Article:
Guatemala is rocking my world! Thank you all for taking the time to read and comment!! See you soon.



    Great project idea and presentation. I think that tackling this subject was very important especially with the rapidly changing demographics of the patient populations we will likely treat during our time as clinicians (i.e. baby boomers). Knee OA is a very serious concern that be disabling for many patients and one that is often overlooked. I think that your voicethread and handout were very well done and informative of the subject matter. (I liked your brochure theme, I chose the same one for my capstone project). One question I do have, as I have seen and read some information on this subject is the future of medical procedures that may be coming, pertains the future advancements in surgical medicine. I saw a video recently on a biomedical materials company who were experimenting with new cartilage replacements for patients with OA and other soft tissue injuries. I was just wondering if you came across any research examining the use of synthetic materials for cartilage replacement and whether or not they were effective.

    Again Great Job, Have fun in Guatemala!

    ~Sean O”Kelley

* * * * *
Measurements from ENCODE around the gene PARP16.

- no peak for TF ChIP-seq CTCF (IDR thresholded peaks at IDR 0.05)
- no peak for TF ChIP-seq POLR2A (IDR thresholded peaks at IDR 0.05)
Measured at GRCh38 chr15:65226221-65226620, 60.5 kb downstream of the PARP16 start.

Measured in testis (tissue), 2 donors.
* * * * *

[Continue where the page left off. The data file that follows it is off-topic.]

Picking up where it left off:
3. Christie Clem


    I definitely learned more about the various medical options for knee OA by viewing your VoiceThread. I agree that even though these are not treatments offered by PTs, these are all interventions patients will ask us about at some point in time. I’ve added the patient brochure to my collection; its always nice to have file of go to patient education resources. The overview of each technique improved my understanding, but I think the evidence for the expected outcomes with each procedure will be the most beneficial. I did not realize the pain reduction benefit of a steroid injection lasted such a short period of time or that HA injections could take several weeks before any benefits are realized.

    Several times you mentioned that patients with less severe OA had better outcomes. Did any of the studies specifically define what they considered less severe? Was this based on the I-!V OA grading scale?

    Nice work on your project!